Because it’s really fun to play by yourself, but it’s even more fun to play with others.*

*Sexual innuendo absolutely intended.  I’m sorry.  I couldn’t resist.

Creative Commons love to Jon Delorey for the photo and, of course, to TED for the video!

Sharing: First Post After a Long Absence

I’ve been reprimanded quite a bit lately because I haven’t posted anything.  But I promise, dear reader, I have an excuse!  I’ve just moved from Bangkok to Wellington, New Zealand,* and I will admit that the energy of the move and house-hunting and job-hunting has kept me from blogging.  I will also admit that I’ve been too wrapped up in exploring this lovely little capital at the end of the world to think much about writing or grad school.  In my defence,** I am incredibly smitten with my surrounds and with people here and my mind has been elsewhere.

 

Part of why I am so smitten is that I didn’t properly anticipate how much I would love living in an English-speaking country again.  I am struck by how much it means to me to be able to have connective little conversations with the baristas at the coffee shops I frequent or to flirt with the guy who works at WelTec.  I really appreciated all the smiles I got in Thailand.  But if Thailand is the Land of Smiles, New Zealand feels to me like the Land of Small Talk.  And I am really loving it.  I’d forgotten how those little conversations with friends-you-haven’t-met-yet can really brighten your day.  Even if it is a wintry, drizzle-y day, as has often been the case.

In the spirit of appreciation for small connections with friends-you-haven’t-met-yet,  I’d like to give a special thanks to Daniela, a fellow Wellingtonian, who blogs over at Lantern Postwho nominated me for the Twin Awards.  These little moments of connection and recognition are just lovely and I really do appreciate them.  I’d also like to share a bit of Daniela’s poetry, which gives a little bit of insight into my new hometown:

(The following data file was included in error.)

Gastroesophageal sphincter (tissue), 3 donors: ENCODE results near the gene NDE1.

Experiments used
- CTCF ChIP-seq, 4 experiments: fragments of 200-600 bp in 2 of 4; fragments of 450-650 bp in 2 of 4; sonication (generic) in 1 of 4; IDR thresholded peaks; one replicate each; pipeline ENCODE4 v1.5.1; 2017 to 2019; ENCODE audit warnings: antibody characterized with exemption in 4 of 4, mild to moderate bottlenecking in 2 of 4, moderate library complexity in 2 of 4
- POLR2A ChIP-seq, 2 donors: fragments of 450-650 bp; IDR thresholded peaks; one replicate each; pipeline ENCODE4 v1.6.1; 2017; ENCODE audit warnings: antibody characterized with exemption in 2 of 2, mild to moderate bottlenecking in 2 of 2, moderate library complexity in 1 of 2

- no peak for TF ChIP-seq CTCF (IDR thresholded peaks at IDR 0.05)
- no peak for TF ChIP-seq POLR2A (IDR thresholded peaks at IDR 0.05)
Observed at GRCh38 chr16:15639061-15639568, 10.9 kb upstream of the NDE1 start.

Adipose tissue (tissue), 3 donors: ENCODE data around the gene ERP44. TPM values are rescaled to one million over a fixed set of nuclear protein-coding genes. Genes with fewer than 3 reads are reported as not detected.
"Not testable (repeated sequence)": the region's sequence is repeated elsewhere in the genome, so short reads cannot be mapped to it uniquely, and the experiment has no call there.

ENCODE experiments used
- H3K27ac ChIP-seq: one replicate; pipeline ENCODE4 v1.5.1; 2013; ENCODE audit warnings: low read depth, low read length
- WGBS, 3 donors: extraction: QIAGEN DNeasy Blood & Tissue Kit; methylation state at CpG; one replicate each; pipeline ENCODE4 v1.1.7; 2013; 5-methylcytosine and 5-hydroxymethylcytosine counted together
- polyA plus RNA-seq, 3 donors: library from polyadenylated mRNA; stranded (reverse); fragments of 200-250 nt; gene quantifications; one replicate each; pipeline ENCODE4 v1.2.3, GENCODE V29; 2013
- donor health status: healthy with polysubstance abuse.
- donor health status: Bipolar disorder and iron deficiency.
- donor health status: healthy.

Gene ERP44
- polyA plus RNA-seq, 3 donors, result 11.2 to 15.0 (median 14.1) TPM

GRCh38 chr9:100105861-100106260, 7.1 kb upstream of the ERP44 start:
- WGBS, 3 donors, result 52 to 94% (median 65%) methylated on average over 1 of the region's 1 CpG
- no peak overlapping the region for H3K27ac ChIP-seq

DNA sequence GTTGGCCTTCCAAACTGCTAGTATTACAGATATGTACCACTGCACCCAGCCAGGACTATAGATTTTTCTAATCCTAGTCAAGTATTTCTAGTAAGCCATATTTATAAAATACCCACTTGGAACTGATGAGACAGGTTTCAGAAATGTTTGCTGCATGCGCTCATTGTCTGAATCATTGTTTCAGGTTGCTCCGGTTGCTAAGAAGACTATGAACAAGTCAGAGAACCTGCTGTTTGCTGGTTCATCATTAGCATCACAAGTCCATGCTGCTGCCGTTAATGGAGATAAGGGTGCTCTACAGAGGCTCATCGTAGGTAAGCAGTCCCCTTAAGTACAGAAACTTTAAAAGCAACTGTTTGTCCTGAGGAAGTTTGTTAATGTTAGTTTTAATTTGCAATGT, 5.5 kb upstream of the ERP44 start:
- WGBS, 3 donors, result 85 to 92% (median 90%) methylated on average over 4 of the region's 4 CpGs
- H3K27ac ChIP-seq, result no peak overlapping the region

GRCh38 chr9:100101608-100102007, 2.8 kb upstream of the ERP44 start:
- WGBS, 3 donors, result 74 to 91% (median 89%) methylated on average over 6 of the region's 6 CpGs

Street Performer

On Saturdays street artists are out,

downtown on Cuba Street,

marking their patches of concrete,

between market stalls,

amongst passers-by,

bending around corners,

not on the way, just in the view,

singing for nickels,

dancing for laughs.

 

And there he was,

all young and bouncy inside his sneakers,

pants low on hips with blue hearts sewn on knees,

his mum did it for him he tells me.

 

Just setting his circle right now,

but show will start soon,

and he is really good, he says,

excellent in fact,

real juggling acts, like in circuses,

and fire eating, real fire mind you,

made with kerosene, a real poison.

 

Really, if I will stay he will show me,

usually lots of people come and watch,

he has a regular crowed now,

and does acrobatics, dangerous staff and for real,

no tricks, like some others do,

no, not him,

he is for real.

 

Just stay for a while, he will start soon,

mind if I have a spare smoke and a lighter,

it will be real good,

he does this for living,

his folks are still in shock,

but he does what he loves, and that’s all that matters to him,

to make people laugh.

 

Just stay till the end of the show,

it is going to be awesome,

at the end he will pass the hat around,

you know how it is,

has to pay rent, buy beer,

loving what you do does not,

pay bills,

you understand.

 

*Why does WordPress not think that New Zealand is a word?  Really, WordPress, it’s a real place!  Not a fairy-Neverland.  But, honestly, you wouldn’t know by this picture:

I mean, look at this!  I live here!

**And now it seems I am spelling like them too….

 

 

 

Creative Commons love to mollyeh11 and PhillipC for the photos!